Richard Everist was a Hastings football legend and businessman, and his passing on 14 January, at age 81, left a scar not only on his family, but the entire town of Hastings.
You see, so intrinsic was Richard to the town and its business, sporting and social fabric, that he referred to himself as the ‘King of Hastings’. Nobody disagreed.
It was a bitter-sweet time for Richard’s daughter, Katherine Henderson.
Only four days after the death of her father, she welcomed her new baby, Evie, into the world.
While in hospital, family friend Brad dropped over to help look after Katherine and husband Marty’s other daughter, Ruby, and got chatting to Marty.
Brad had some shares in the ownership of a horse to sell. A small, brown gelding. Would Marty like to participate?
Marty put a proposal to Brad. He’d buy ten percent of the horse on one condition; they named the horse ‘King of Hastings’. Brad agreed.
Marty did have a complication. The negotiation and subsequent purchase was done without consultation with his wife. A sticky situation to say the least.
In fact, it wasn’t until May, only 48 hours before ‘King of Hastings’ first race, that Marty confessed to wife Katherine.
“Obviously I was pleased that the horse honoured my father” said Katherine. “But I wasn’t that excited about the prospects of owning a racehorse that I had no say in buying”.
But if history had any say in it, a horse named in honour of Richard Everist would be a sure winner.
Let’s go back to 1955. Just before the start of the football season, when a rather shy, well-built and ruggedly handsome seventeen-year-old appeared at training and in a rather tentative manner stated that he would like to play for Hastings.
His eagerness so impressed the officials that he was selected in the senior team for the opening round. He went on to play 282 games for the Hastings Football Club during which time he was never omitted from the senior team.
Richard won five best-and-fairest and coached the senior side on eight different occasions over a fourteen-year period.
In the twilight of his career Richard was able to achieve the ultimate goal when he coached Hastings to a premiership in 1972.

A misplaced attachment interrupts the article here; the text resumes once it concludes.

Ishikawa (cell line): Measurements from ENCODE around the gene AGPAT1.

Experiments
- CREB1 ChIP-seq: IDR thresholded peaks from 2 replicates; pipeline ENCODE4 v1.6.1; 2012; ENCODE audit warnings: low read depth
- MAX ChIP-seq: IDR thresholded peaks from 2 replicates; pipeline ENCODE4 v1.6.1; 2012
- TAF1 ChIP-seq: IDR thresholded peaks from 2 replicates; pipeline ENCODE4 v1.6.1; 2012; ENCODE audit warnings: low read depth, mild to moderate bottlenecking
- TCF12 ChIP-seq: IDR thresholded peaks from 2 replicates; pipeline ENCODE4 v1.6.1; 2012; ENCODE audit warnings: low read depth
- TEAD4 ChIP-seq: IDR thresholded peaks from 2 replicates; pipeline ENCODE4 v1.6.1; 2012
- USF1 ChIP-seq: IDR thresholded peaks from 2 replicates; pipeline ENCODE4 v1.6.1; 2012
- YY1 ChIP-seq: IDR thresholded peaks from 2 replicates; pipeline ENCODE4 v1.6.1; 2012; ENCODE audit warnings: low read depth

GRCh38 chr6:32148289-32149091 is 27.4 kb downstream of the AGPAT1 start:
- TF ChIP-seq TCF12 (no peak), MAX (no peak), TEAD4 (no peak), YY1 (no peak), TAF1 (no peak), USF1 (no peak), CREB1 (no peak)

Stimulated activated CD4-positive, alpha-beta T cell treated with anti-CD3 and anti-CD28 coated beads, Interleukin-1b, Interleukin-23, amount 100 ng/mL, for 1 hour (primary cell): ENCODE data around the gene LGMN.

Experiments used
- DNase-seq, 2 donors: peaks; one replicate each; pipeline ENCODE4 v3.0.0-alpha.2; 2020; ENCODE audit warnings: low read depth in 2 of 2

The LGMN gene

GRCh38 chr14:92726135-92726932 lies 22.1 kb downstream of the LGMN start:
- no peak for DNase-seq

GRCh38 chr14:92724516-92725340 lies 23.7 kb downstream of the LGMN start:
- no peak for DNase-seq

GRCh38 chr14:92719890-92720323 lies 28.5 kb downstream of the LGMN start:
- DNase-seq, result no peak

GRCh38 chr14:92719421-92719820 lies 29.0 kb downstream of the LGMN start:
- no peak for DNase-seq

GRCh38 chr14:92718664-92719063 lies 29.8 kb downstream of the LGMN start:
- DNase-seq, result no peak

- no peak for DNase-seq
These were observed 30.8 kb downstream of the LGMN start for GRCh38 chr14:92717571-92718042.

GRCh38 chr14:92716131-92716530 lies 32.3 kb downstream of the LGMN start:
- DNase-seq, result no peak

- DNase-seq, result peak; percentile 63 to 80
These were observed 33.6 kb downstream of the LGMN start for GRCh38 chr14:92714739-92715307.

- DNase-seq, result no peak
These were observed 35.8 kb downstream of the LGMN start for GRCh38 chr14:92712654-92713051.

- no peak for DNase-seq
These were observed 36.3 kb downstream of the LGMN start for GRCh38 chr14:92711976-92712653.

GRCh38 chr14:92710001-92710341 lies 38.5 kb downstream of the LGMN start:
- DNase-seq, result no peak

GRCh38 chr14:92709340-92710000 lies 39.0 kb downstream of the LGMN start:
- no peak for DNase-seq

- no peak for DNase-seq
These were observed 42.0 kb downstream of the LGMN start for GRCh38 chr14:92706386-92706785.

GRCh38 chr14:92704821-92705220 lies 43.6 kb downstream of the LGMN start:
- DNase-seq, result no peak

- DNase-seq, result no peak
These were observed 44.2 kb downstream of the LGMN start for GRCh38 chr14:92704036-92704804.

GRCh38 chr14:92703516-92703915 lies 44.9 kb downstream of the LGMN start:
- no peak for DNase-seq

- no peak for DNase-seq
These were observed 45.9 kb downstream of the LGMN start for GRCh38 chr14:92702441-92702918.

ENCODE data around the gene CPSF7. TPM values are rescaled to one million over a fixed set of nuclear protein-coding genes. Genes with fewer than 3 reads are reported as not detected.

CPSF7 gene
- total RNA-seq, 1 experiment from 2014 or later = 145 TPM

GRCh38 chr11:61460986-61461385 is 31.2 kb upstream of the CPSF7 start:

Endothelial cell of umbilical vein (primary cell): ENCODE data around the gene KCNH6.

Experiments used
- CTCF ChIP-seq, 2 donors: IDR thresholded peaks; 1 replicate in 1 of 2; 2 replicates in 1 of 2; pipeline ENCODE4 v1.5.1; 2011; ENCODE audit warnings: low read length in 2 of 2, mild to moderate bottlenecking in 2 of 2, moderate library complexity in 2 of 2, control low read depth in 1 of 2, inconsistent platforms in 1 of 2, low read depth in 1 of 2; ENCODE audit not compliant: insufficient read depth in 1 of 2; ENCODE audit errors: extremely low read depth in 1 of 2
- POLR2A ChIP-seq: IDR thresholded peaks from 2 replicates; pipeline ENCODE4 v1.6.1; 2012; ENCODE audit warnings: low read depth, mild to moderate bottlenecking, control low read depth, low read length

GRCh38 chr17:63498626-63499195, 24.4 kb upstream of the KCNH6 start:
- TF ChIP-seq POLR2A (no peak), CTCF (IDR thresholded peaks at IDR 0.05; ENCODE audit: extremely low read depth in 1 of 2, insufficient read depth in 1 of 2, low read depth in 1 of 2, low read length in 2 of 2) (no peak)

Richard Everist was named as captain of Hastings’ ‘Team of the Century’, awarded life membership, and in 2016 was named as a Legend of the club. Furthermore, he played a significant role in the establishment of the Hastings Cricket and Football Social Club.
Football wasn’t his only forte. Richard was also involved in cricket, golf, swimming and surf-lifesaving.
Richard went on to open Everist Timber in 1982; a business that was, and still is, intrinsic to the town of Hastings. He was involved in Hastings at such a deep level that he decided to refer to himself as the ‘King of Hastings’.
Rural life was a large part of Richard’s ethos. Indeed, as a child he would ride his pony to school. As he grew up, and became a boarder at Melbourne Grammar, he would enjoy riding when he returned home to Tyabb. He even participated in show jumping events at the Royal Melbourne Show.
Later, Richard would take Katherine to the races in Balnarring, or Moruya while on family holidays to the southern coast of New South Wales. But it wasn’t until Katherine entered the racing industry that their common interest would come to the fore.
“It was something we shared together, and we spent a lot of time talking about horses and the racing industry when we were together,” said Katherine.
“We bought into our first racehorse together in around 2013. We actually owned two, but they were both pretty slow. We never had a win with either of them.”
“But dad really enjoyed the torrid tales of racing; the inside stories. It really was part of his nature to learn as much as possible on whatever subject he was taking an interest”.
With the news still fresh that she was part owner of ‘King of Hastings’ the gutsy steed debuted as a winner at Cranbourne. Luckily for Marty.
Now with five races under his belt, ‘King of Hastings’ is the talk of the racing world, with two wins and three second places.
The little gelding with a big heart has racked up $211,000 in prize money, making it a very savvy investment for Marty.
“It has been a really exciting journey so far, and we have only just begun,” said Katherine.
‘King of Hastings’ is now being rested with plans to prepare him to run in the Magic Millions at the Gold Coast in January; a race worth two million dollars.
“It is obviously great to have a winning horse. But through ‘King’ we reflect on dad. It is a way to remember him and celebrate him”.
“And I know dad would be really proud and overjoyed at the success of his namesake!”